Mariam rides a bus home from the doctor’s, where she learned that she’s pregnant. Rasheed is in an excellent mood and is convinced that it’s a boy. He points out the window where the first snow of the year is falling, and Mariam wonders if the first snowfall is so enthralling because it’s a new, pure beginning before being trampled and growing corrupted.
Mariam’s thoughts on the new snowfall serve as both a symbol and a warning. The baby growing inside her could be considered another new beginning; but Mariam seems to suggest that all such beginnings are corrupted, or at least that it’s never sure that they won’t be.
The next day Mariam finds Rasheed building a crib that the baby, which he continues to refer to as a “he.” Mariam is anxious about this expectation, especially when Rasheed buys a boy’s winter coat and worries about boys’ reckless behavior.
Rasheed does not only want a son to replace the son he lost. To a man like him, boys are always far more desirable than girls given the dominant role they play and the special rights they enjoy in Afghan society.
The next night, Rasheed invites friends over to celebrate. Mariam cooks and cleans all day. She sits upstairs as the men laugh and eat below and thinks about how far she’s traveled to get to where she is now. She is thrilled to think of this baby—a true mark of belonging for her and Rasheed—and knows she no longer needs to play pebble games and mimic love. When she thinks of the baby, the grief and loneliness of her life seem to fade. She recalls a prayer from the Koran that Mullah Faizullah had taught her, and prays that God not take away this good fortune.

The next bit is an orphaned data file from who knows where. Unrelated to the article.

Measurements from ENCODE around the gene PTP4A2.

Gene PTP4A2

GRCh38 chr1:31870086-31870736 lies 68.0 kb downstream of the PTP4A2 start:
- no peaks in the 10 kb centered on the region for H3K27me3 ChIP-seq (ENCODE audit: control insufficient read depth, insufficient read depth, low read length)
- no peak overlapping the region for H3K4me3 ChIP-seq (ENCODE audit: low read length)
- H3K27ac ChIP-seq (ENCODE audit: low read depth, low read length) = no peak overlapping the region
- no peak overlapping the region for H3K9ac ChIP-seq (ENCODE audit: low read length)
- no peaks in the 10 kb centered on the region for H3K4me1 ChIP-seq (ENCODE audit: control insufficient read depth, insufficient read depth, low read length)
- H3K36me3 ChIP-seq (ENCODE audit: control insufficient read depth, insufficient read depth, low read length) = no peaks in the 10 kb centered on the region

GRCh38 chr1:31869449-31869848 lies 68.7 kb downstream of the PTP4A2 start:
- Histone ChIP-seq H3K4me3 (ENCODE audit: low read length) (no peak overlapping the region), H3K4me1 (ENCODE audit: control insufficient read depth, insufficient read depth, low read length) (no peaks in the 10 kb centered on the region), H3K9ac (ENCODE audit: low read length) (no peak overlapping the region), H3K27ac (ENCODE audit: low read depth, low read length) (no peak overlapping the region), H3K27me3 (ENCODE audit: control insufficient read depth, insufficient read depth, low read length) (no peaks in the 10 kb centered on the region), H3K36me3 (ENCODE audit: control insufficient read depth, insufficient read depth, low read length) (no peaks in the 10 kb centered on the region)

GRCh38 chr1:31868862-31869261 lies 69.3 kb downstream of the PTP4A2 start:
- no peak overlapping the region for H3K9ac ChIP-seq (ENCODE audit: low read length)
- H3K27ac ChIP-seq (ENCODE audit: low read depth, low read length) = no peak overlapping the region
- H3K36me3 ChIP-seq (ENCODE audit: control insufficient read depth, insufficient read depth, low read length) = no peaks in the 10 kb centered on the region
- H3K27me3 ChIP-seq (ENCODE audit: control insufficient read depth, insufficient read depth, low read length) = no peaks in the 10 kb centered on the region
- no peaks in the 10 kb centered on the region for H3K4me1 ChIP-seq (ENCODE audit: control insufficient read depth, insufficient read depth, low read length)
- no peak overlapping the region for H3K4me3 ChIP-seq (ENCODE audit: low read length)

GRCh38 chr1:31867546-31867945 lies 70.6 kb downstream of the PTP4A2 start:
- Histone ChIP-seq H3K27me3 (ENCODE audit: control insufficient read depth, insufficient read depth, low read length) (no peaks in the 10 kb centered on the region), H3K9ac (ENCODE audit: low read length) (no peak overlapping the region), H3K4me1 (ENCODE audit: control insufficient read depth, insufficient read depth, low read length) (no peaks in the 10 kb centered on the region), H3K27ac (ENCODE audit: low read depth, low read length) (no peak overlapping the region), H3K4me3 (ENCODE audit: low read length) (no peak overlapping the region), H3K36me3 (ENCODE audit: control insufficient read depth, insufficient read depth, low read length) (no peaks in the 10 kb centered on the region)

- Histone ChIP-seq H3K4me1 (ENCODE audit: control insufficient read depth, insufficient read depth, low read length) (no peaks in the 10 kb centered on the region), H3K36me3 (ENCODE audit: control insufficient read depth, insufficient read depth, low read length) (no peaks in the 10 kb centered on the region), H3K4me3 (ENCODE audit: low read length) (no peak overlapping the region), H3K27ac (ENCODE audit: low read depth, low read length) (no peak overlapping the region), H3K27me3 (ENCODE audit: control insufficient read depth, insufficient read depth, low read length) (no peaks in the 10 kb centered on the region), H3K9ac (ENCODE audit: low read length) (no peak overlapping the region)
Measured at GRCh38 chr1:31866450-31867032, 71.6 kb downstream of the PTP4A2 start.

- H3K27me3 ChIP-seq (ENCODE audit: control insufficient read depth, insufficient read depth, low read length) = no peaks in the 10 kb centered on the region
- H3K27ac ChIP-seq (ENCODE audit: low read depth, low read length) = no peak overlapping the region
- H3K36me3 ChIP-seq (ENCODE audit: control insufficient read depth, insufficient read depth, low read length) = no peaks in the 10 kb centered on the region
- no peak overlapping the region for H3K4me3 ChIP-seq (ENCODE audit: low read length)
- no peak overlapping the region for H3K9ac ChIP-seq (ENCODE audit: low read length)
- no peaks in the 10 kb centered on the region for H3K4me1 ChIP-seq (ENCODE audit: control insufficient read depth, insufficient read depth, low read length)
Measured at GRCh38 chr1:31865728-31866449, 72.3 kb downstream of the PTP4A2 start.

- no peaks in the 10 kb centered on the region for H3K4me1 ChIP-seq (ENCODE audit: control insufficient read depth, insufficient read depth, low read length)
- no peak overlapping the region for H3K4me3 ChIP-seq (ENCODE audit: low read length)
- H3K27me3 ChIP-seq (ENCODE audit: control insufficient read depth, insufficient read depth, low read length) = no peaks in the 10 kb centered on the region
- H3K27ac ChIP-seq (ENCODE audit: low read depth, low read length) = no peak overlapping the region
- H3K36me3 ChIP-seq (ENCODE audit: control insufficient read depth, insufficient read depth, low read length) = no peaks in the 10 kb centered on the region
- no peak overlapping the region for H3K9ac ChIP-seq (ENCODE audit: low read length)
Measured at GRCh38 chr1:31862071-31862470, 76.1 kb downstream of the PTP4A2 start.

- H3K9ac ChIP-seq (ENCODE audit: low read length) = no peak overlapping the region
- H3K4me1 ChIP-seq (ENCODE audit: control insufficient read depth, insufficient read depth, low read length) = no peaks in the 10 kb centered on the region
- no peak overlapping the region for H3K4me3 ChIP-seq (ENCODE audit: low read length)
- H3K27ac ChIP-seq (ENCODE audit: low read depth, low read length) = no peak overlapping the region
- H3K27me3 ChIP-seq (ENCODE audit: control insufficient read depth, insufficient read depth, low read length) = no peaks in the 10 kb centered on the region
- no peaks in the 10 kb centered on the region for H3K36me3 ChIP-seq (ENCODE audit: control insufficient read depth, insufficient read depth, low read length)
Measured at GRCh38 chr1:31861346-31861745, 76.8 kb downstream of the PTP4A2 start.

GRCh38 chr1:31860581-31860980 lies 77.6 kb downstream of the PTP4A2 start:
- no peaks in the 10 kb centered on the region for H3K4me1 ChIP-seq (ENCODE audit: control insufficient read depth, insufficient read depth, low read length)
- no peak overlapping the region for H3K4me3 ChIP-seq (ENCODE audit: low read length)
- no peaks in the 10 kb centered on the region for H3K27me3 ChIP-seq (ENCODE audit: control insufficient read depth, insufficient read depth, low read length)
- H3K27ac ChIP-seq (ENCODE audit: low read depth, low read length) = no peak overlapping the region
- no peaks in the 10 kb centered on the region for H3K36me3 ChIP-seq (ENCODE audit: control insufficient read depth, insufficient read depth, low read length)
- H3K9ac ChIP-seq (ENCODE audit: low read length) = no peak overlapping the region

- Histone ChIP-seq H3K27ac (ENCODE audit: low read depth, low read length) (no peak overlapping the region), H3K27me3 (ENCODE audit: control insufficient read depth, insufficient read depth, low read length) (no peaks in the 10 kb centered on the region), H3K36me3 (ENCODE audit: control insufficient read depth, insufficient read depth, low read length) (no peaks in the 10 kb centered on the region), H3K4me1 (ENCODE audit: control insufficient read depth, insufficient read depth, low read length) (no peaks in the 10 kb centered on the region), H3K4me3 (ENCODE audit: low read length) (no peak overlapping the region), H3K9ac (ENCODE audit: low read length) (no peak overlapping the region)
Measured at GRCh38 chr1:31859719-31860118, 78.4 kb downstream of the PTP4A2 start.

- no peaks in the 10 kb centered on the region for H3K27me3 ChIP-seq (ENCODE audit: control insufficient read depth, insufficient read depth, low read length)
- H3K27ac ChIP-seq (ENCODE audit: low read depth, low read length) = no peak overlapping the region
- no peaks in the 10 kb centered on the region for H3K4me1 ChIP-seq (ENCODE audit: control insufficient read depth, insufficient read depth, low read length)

Mariam remains convinced that happiness awaits her and Rasheed together, especially with a child that will bind them together even more. Mariam already loves her child unconditionally—a feeling that, for her, is closely tied to belonging. This moment seems to her to be a turning point, after which all Nana’s warnings about her place in life will prove unwarranted.
Following that night, Mariam attends a women’s hamam, where she is scrubbing herself when, suddenly, there is blood and pain. Fariba rushes over to take care of her. She takes another bus ride with Rasheed, who is no longer in a good mood. Once they arrive home, he fumes that “God’s will” is no kind of answer from a doctor. It’s snowing hard, and Mariam remembers how Nana said that each snowflake is the sigh of a woman suffering somewhere in the world.
It turns out that the previous scene was a turning point, though not in the way Mariam imagined. The chapter ends with another bus ride and another snowfall, each of which recall an earlier, happier moment. Nevertheless, though the snow has not been “trampled” and “corrupted,” here the snow comes to stand in for female suffering.